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A flood of water, a flood of bourbon.

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Sep. 30th, 2009 | 10:04 pm
mood: sillysilly
music: Joanna Newsom - Swansea | Powered by Last.fm

The urban planners go to Louisville, Part Two.

On the left: Matt and Peter and a bike rack; on the right: Wisteria in Central Park

Beyond the superficial visitor's treatment of Louisville, our visit was meant to ask what currents in planning, architecture, and real estate were driving the scene, who was driving, and whether any of this was the wisest or best way to go, and if not, how to practically steer it around. This included speaking to folks from the planning authority, Metro Council, arena authority, and so on.

(Warning: very photo-heavy post, even for my blog.)

But as awesome as they were (more about them in a moment), I thought the best was speaking to the developer of a big New Urbanist mixed-use development sprouting from a cornfield. If what he was building (or at least where he was building it; this development didn't displace farmers, but sure isn't a sustainable location either) wasn't popular from my perspective, the message was clear: this guy is making money and providing people with houses they like while doing it. The challenge of what to do differently sticks with me; I don't know yet.

Norton Commons. Cleanliness confused for character.

We also got to see successful central city development in the forms of a new basketball arena (see Part 1) and downtown infill, and take a peek at neighborhoods that have been doing well for many years. According to our planner hosts, the city has a handful of strong priorities driving these big projects; are smaller projects getting done, with the economy as it is? Still an unknown question. I'd also note that everyone we talked to was well-connected and very no-bullshit, and I liked them for that. Now, some photos:

As a gesture of gratitude for everyone's time, we spent a morning cleaning up flood damage in Louisville Central Park. The Ohio River is a jerk for flooding a city that has no hills.

Museum Plaza facade. Nothing behind it yet.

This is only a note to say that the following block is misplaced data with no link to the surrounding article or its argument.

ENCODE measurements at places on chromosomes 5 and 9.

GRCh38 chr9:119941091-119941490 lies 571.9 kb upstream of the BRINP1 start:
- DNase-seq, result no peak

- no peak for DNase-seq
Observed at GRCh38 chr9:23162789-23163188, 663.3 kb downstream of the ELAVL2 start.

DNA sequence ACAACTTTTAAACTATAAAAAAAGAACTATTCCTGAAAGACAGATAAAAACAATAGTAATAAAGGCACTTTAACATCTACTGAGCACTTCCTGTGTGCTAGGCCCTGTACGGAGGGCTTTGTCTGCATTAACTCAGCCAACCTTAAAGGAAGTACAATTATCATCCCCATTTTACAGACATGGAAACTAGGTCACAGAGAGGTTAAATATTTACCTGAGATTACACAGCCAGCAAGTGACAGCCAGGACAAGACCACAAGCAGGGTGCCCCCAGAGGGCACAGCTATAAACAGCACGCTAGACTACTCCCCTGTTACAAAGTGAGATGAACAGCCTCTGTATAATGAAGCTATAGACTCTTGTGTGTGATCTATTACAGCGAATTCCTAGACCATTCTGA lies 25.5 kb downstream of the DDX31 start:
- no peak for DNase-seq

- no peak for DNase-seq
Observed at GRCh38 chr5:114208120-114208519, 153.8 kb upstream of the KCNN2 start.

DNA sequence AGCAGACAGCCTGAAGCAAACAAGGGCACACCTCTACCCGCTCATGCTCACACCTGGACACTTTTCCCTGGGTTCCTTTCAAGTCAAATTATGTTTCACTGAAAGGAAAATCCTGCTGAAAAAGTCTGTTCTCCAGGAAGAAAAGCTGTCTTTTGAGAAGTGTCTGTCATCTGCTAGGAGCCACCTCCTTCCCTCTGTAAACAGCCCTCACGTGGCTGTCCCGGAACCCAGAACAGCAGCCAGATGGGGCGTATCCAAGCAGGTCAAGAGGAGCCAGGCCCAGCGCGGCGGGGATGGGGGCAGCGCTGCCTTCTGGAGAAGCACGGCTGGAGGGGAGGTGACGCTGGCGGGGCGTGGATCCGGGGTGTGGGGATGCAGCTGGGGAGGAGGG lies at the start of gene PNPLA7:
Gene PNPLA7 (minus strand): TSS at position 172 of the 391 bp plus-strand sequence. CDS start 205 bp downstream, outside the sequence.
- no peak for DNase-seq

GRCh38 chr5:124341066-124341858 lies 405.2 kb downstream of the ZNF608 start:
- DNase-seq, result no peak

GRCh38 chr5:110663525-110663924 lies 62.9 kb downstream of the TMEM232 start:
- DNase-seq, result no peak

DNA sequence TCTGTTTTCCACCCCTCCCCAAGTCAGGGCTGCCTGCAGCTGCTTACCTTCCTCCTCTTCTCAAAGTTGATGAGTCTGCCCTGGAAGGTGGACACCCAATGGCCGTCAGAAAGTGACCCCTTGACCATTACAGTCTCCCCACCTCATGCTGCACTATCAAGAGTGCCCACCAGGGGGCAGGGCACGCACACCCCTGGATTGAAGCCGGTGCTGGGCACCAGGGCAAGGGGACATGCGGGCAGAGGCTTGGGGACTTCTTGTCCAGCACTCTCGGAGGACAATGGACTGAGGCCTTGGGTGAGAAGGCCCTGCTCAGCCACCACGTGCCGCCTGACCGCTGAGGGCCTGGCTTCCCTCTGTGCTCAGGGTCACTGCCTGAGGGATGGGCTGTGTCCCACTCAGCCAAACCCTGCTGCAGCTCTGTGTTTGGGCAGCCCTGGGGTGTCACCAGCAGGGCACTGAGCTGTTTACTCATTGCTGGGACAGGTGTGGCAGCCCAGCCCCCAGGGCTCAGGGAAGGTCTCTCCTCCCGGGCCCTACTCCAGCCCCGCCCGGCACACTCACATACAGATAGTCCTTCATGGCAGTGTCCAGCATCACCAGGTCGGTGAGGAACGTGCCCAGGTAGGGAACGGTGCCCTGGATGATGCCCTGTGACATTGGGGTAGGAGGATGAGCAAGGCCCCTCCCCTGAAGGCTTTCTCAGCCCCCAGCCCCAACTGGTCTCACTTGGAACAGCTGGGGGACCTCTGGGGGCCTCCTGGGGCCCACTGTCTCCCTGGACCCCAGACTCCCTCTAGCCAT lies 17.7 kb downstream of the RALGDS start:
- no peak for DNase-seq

Fountain in Old Louisville. Even more notable than the grandeur is that this is on a public street, in the middle of a roundabout. A very rare sight, at least for me.

Court in Old Louisville. I want one of these between my house and my neighbors'.

Infill project on Main St., constructed on former parking lots

And for no reason at all, here's a pretty Cathedral!

On Fifth St. and blessed by a Pope at some point.

We also had free time on the town, a different measure of whether a city is healthy but key for attracting and keeping young folks. Overall, Louisville's nightlife is good, but I didn't have a chance to do any gay bars. I can, however, note that we found fantastic cheap bars all over town, and met a, shall we say, misguided evangelical (don't ask) and had to spent 10 minutes politely trying to edge away from him. *shudder* Anyhow, drinking!

Some of the planners went on a riverboat tour, but sadly I didn't. In the back: Kevin, Breanna, Matt. In the front: Oana, Lisa.**

Julie, Katharine, Kristin, Jessica**

Tara at the Seelbach bar. Ghostly lighting.

Koben, Tracy, Hans, Abby**

Me, Patrick, Andrew on Bardstown Rd. We're starting a boy band called MUP YOU. And we only wear plaid.*

Amanda, Amy, Abby, and Angela on a bike rack*

Carrick and Lisa**

Me, Patrick, and Abby with Hot Browns.* Which are turkey and bacon sandwiches covered in bacon and cheese sauce. A Louisville original! Later we shared a whole bottle of Tums.

That's it! We all had a great time, and to answer the inevitable question: given the small chance that I could get a job in Louisville (or a city like it, perhaps), would I live there? I think so. I'd just live at the highest possible elevation. The Ohio River is a jerk.

* = Photo courtesy of Abby
** = Photo courtesy of Tracy

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Comments {2}


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from: scoopgirl
date: Oct. 2nd, 2009 02:58 pm (UTC)

I've noticed a lot of the new urbanist development is actually isolated from other neighborhoods, too. But, like you said, it's amazing that people want to live there!

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from: silverthief2
date: Oct. 2nd, 2009 05:58 pm (UTC)

I think in Louisville it's particularly easy for folks to live out in this field because it's a very short drive to other parts of the city and housing is so cheap, why not live in something brand new?

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